Rock mechanics and rock engineering vol:39 issue:4 pages:339-358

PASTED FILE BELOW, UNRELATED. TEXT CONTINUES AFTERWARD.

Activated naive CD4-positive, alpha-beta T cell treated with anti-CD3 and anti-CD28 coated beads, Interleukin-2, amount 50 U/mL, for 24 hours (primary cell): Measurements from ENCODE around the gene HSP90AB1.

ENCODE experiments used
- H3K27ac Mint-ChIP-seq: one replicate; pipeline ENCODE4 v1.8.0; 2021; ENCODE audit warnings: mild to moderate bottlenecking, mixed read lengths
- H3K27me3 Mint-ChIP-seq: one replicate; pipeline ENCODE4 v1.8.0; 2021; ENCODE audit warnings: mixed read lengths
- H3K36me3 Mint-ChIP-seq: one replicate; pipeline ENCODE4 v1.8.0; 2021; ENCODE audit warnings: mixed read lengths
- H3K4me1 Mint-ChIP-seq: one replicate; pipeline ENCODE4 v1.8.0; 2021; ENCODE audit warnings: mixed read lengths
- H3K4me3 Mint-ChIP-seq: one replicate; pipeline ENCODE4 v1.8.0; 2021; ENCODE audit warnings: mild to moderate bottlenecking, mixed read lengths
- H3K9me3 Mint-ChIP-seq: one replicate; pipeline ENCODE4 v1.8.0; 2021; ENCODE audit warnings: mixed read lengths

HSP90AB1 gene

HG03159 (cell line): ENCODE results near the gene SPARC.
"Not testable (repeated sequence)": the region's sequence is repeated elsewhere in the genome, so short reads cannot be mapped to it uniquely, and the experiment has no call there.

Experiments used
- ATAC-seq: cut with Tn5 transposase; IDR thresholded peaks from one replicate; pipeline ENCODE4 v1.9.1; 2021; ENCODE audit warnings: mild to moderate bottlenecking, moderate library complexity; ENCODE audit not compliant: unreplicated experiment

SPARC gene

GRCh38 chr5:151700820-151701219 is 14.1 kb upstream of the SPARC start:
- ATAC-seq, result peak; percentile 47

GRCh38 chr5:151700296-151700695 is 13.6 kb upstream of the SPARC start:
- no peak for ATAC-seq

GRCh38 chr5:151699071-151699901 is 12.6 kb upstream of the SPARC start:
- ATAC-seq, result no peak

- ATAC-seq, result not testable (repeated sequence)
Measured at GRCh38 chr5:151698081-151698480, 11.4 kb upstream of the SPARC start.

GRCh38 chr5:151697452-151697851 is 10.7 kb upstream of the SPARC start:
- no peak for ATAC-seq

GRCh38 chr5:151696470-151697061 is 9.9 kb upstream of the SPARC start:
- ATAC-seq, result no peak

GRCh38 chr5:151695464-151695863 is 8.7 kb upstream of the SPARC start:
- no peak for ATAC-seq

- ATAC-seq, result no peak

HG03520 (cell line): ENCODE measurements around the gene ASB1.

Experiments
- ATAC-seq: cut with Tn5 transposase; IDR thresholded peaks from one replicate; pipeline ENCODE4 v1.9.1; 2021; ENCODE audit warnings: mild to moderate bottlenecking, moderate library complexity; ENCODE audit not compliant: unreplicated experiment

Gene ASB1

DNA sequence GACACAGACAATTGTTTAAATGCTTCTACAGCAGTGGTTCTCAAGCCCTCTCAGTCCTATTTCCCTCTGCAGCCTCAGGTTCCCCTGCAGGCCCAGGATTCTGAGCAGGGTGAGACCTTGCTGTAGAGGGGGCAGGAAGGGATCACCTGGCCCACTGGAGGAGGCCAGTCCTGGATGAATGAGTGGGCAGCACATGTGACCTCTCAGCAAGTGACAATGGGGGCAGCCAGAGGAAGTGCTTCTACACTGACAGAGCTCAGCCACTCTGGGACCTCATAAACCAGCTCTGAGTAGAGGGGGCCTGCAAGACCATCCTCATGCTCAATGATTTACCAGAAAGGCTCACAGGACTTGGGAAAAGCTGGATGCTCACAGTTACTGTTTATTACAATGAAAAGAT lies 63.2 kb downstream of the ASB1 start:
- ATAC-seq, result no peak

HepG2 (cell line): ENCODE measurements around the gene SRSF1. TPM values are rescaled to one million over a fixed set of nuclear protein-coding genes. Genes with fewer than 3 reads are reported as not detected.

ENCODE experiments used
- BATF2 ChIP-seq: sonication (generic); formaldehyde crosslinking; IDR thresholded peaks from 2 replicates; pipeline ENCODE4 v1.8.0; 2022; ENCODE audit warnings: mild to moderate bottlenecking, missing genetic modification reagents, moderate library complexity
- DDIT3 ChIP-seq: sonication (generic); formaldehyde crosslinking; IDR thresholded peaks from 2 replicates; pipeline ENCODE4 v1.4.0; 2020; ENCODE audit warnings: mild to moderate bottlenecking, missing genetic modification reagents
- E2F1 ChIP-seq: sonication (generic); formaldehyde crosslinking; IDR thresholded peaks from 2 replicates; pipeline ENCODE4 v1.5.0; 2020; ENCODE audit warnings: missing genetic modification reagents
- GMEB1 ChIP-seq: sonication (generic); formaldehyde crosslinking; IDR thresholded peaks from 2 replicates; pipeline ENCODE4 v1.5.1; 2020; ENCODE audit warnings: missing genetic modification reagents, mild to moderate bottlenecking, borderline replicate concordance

We study the problem of boulder encounter during shaft excavation and the bias that results from directly using statistics from borehole samples without correction for probe diameter. We specifically focus on two quantities, the rate of boulder encounters lambda(1) and the total length of obstructed shaft drilling L (1). Assuming that boulders have spherical shape or cylindrical shape of a particular type, we evaluate how lambda(1) and the mean and variance of L (1) depend on the shaft diameter, the distribution of the boulder diameter, and the minimum boulder diameter that constitutes an obstruction to drilling. The statistics on L (1) assume that the boulder centers are distributed according to a homogeneous Poisson process in space. Finally, we briefly discuss the problem of inferring the spatial density of boulders and their diameter distribution from borehole data. Both lambda(1) and L (1) increase significantly with increasing shaft diameter; hence the uncorrected statistics from borehole samples severely under-predict these two quantities during large-shaft drilling. Moreover, for typical parameter values, the mean value of L (1) may be a significant fraction of the total shaft length.